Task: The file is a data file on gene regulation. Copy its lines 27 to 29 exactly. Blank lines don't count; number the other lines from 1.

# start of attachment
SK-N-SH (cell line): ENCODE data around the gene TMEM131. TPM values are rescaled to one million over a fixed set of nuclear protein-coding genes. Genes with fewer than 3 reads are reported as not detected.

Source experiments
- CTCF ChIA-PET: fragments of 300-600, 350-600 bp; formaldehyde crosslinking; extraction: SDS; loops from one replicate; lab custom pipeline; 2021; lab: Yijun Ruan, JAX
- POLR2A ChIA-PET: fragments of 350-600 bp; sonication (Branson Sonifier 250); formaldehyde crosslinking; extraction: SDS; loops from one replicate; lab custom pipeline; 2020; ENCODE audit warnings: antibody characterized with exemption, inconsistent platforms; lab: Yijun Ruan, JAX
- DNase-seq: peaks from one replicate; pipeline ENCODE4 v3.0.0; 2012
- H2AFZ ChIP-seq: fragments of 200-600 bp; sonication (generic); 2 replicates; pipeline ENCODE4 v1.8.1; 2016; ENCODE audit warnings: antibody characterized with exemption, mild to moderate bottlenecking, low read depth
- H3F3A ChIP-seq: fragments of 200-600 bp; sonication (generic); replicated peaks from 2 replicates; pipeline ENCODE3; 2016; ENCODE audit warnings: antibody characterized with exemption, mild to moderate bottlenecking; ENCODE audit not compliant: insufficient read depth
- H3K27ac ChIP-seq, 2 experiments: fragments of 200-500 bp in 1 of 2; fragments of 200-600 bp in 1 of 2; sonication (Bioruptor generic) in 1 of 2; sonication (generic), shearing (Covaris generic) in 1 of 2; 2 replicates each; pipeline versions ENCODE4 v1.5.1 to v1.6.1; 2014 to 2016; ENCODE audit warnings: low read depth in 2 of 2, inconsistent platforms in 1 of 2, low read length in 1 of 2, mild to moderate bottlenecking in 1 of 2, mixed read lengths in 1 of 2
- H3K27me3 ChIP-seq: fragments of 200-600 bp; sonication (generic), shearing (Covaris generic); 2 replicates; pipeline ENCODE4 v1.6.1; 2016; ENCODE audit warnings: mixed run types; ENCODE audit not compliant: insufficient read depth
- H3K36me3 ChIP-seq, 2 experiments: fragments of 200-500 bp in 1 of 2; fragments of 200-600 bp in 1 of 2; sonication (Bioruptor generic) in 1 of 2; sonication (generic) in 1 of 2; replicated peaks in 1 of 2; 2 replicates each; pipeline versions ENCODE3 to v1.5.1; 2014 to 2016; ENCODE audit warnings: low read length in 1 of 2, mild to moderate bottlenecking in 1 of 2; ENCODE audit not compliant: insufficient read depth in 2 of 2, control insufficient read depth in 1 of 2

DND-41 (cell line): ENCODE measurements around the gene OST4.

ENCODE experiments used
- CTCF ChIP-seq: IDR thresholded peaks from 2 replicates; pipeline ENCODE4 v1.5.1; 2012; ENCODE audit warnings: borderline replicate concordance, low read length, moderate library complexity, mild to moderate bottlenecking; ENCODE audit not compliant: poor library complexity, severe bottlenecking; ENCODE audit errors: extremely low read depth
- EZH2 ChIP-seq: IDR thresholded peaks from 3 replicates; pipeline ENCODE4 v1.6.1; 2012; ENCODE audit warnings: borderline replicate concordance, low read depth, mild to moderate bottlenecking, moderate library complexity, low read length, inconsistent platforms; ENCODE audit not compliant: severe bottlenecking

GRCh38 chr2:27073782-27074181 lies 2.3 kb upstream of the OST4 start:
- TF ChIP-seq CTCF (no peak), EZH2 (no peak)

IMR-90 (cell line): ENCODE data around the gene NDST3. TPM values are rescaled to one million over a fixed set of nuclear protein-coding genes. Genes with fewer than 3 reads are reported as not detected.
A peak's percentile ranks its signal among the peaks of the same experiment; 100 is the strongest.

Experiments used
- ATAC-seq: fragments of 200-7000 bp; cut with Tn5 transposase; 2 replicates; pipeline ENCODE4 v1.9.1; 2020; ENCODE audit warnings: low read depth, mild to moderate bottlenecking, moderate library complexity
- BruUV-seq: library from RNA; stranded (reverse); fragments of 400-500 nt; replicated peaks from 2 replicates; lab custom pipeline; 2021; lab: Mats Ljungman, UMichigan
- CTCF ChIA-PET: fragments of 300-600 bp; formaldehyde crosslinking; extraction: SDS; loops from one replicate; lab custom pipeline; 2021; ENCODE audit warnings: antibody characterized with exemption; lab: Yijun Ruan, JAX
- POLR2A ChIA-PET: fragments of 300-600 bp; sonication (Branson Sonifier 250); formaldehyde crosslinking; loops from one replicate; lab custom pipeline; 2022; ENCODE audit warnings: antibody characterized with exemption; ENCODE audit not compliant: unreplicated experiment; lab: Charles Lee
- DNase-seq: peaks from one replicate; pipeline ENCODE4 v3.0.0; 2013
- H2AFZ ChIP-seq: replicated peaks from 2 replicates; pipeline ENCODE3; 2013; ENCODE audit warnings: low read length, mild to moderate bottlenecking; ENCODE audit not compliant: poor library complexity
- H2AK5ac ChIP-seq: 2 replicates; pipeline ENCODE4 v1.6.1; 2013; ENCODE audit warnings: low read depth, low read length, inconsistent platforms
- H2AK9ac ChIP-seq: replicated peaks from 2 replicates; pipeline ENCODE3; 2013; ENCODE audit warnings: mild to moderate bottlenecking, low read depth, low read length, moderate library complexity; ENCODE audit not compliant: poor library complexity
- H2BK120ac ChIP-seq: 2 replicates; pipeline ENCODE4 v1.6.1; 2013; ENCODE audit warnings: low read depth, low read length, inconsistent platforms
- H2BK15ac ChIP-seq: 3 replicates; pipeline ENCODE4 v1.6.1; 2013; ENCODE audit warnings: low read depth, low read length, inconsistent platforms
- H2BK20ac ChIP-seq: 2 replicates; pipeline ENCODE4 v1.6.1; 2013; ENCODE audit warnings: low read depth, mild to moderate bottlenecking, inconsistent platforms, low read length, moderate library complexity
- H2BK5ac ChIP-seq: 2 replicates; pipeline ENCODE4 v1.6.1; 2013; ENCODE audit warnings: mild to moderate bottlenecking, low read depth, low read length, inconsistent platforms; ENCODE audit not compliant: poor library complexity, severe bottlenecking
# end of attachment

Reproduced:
- H2AK9ac ChIP-seq: replicated peaks from 2 replicates; pipeline ENCODE3; 2013; ENCODE audit warnings: mild to moderate bottlenecking, low read depth, low read length, moderate library complexity; ENCODE audit not compliant: poor library complexity
- H2BK120ac ChIP-seq: 2 replicates; pipeline ENCODE4 v1.6.1; 2013; ENCODE audit warnings: low read depth, low read length, inconsistent platforms
- H2BK15ac ChIP-seq: 3 replicates; pipeline ENCODE4 v1.6.1; 2013; ENCODE audit warnings: low read depth, low read length, inconsistent platforms